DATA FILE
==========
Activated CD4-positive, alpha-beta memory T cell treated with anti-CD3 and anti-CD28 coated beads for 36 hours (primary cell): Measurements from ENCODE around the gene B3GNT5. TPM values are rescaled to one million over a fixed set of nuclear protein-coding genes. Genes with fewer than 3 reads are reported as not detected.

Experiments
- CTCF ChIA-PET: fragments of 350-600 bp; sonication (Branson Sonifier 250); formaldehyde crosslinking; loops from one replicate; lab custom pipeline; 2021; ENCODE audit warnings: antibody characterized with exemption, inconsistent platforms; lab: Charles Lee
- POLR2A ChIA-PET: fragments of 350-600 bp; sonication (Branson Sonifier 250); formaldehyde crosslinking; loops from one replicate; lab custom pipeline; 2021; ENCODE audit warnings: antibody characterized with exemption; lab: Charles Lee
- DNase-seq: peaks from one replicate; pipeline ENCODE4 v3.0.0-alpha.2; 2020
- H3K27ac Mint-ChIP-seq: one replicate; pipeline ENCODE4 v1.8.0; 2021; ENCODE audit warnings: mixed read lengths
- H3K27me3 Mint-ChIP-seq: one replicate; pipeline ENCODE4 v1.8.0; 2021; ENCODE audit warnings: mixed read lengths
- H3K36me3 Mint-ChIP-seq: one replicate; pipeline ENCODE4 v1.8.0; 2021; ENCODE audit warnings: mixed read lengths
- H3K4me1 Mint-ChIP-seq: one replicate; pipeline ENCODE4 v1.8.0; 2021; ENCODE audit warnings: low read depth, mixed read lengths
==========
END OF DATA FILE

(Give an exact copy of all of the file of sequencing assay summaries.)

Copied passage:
Activated CD4-positive, alpha-beta memory T cell treated with anti-CD3 and anti-CD28 coated beads for 36 hours (primary cell): Measurements from ENCODE around the gene B3GNT5. TPM values are rescaled to one million over a fixed set of nuclear protein-coding genes. Genes with fewer than 3 reads are reported as not detected.

Experiments
- CTCF ChIA-PET: fragments of 350-600 bp; sonication (Branson Sonifier 250); formaldehyde crosslinking; loops from one replicate; lab custom pipeline; 2021; ENCODE audit warnings: antibody characterized with exemption, inconsistent platforms; lab: Charles Lee
- POLR2A ChIA-PET: fragments of 350-600 bp; sonication (Branson Sonifier 250); formaldehyde crosslinking; loops from one replicate; lab custom pipeline; 2021; ENCODE audit warnings: antibody characterized with exemption; lab: Charles Lee
- DNase-seq: peaks from one replicate; pipeline ENCODE4 v3.0.0-alpha.2; 2020
- H3K27ac Mint-ChIP-seq: one replicate; pipeline ENCODE4 v1.8.0; 2021; ENCODE audit warnings: mixed read lengths
- H3K27me3 Mint-ChIP-seq: one replicate; pipeline ENCODE4 v1.8.0; 2021; ENCODE audit warnings: mixed read lengths
- H3K36me3 Mint-ChIP-seq: one replicate; pipeline ENCODE4 v1.8.0; 2021; ENCODE audit warnings: mixed read lengths
- H3K4me1 Mint-ChIP-seq: one replicate; pipeline ENCODE4 v1.8.0; 2021; ENCODE audit warnings: low read depth, mixed read lengths